Confession is the first component of recovery. As followers of Christ, we know that confessing our sins to God brings us back into a right relationship with Him (1 John 1:9), but according to James 5:16, we should “confess our sins to one another and pray for one another, so that we may be healed.”
Confession brings our sins out into the open so we (and others) can deal with them. If we confess to another believer and receive the grace and forgiveness of Christ through that person, we will find it amazingly liberating and refreshing. The first time I shared my struggles with another brother, I felt like “Christian” in Pilgrim’s Progress dropping my burden at the sight of the cross. As I imagined the pack of my sins rolling into the empty tomb to never be seen again, what joy filled my heart!
When I confessed my last relapse to my church’s leaders (the first they knew of my sexual addiction), a short time later, I arranged to have time alone with each of them so I could receive an honest, unfiltered response. One deacon told me that what I had done (my confession) really took courage. I agreed but responded by sharing a truth I discovered a while back. Yes, confession takes courage—sometimes lots of courage because the stakes are enormous. But truth is, my sin took courage too. When I acted out, I sinned boldly. I had gone places and done things that I had never done before. Sure, my fear of bringing home an STD kept me from physically engaging with another person (at least to that point), but I had unwisely discarded other fears of exposure and of my wife’s reaction to yet another betrayal.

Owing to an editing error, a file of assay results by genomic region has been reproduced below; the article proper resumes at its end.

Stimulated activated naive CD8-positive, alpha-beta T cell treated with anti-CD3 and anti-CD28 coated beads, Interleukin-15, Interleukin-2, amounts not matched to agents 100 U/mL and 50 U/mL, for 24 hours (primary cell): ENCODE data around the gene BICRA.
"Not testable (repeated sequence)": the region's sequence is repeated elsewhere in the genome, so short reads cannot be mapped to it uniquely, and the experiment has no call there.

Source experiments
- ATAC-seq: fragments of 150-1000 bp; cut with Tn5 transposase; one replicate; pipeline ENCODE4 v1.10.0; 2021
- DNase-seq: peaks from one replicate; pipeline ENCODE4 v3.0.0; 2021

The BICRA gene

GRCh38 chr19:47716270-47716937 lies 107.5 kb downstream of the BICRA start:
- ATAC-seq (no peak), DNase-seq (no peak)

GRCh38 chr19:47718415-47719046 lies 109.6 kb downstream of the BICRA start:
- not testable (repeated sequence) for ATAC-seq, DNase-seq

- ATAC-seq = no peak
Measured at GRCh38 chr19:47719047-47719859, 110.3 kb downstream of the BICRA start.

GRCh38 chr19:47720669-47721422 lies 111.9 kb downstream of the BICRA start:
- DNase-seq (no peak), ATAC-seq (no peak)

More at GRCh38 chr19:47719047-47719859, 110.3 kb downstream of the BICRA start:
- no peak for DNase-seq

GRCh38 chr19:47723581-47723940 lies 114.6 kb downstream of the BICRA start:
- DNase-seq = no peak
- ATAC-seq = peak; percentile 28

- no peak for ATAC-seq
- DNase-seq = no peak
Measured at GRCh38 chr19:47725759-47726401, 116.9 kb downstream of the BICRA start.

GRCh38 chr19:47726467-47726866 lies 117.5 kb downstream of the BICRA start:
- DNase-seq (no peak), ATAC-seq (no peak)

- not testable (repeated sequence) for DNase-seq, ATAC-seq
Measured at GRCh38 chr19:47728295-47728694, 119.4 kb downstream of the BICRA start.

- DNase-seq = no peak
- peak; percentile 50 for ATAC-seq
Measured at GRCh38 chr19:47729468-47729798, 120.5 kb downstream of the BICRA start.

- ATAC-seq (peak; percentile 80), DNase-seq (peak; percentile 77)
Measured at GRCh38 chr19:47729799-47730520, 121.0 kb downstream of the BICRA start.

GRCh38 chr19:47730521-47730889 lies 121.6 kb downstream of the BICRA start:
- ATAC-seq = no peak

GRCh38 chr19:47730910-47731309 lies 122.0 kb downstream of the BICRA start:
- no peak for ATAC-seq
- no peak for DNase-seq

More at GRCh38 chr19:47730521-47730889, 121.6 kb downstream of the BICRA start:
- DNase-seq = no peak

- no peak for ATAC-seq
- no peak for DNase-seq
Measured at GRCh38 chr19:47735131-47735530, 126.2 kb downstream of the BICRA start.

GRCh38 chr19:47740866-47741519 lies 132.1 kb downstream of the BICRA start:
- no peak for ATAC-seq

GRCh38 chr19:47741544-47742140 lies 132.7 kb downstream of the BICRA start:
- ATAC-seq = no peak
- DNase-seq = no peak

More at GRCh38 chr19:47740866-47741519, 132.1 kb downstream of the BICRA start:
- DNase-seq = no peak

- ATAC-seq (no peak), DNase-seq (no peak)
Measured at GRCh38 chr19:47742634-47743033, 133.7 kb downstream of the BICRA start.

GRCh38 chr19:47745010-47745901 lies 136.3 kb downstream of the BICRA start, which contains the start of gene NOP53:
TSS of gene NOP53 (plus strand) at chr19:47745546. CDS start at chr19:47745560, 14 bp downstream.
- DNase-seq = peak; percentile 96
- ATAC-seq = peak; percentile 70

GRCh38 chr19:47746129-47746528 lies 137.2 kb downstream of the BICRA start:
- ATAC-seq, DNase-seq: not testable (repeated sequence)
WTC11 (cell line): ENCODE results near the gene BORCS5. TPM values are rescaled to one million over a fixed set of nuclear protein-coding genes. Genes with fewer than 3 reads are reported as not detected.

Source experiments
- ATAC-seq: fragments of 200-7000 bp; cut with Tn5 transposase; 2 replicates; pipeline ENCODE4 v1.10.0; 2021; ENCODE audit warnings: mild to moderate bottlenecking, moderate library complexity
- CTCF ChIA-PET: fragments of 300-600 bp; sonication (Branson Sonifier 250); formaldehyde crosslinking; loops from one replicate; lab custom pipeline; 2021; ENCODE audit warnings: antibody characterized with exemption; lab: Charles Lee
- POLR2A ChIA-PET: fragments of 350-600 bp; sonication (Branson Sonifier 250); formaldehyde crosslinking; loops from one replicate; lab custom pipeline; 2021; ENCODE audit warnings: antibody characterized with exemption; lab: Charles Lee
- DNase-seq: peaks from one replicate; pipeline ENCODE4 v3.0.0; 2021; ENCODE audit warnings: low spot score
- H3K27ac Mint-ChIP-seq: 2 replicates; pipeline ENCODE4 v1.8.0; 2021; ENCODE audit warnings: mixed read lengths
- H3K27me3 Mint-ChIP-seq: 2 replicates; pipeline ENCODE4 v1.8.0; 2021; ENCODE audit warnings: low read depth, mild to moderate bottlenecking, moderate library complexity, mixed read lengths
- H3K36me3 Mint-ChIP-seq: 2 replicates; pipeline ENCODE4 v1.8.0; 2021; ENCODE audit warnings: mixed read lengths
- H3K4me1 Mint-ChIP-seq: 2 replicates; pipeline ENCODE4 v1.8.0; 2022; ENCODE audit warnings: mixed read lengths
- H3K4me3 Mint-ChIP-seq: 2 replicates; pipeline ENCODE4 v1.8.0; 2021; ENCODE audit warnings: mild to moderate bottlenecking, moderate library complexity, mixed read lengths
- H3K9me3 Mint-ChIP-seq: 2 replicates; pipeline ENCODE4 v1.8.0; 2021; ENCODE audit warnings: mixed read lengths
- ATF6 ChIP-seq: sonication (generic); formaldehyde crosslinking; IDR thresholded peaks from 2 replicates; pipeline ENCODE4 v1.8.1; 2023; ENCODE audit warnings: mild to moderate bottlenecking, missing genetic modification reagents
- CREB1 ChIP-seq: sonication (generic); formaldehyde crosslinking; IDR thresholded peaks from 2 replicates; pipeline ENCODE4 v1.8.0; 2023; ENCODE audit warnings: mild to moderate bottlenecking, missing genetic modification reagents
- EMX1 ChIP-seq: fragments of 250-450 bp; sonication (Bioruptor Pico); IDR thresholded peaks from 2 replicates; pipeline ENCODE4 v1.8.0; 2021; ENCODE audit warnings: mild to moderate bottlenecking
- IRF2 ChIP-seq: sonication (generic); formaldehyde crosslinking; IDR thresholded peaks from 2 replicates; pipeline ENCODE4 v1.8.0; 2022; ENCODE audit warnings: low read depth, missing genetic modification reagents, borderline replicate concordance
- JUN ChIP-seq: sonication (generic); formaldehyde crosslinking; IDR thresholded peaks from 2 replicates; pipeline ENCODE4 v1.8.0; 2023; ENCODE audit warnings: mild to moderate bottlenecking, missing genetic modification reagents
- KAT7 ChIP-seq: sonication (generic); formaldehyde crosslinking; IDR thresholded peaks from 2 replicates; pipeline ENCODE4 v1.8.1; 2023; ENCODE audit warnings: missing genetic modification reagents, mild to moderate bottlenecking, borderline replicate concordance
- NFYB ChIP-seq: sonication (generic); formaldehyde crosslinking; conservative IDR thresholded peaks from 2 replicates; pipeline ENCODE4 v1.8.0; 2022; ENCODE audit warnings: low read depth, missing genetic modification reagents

I don’t know where the courage came from for me to sin—perhaps it was just blind stupidity fed by my addiction—but I do know where the courage came from to confess. Courage to do the right thing, to lay our heart open before God and another trusted servant of God, must certainly come from the Holy Spirit who fills us with boldness as we confess Christ as Savior and Redeemer. Take courage, my brother. “Be strong and courageous. Do not be frightened, and do not be dismayed, for the Lord your God is with you wherever you go” (Joshua 1:9 ESV).
Next time—Who do we confess to first?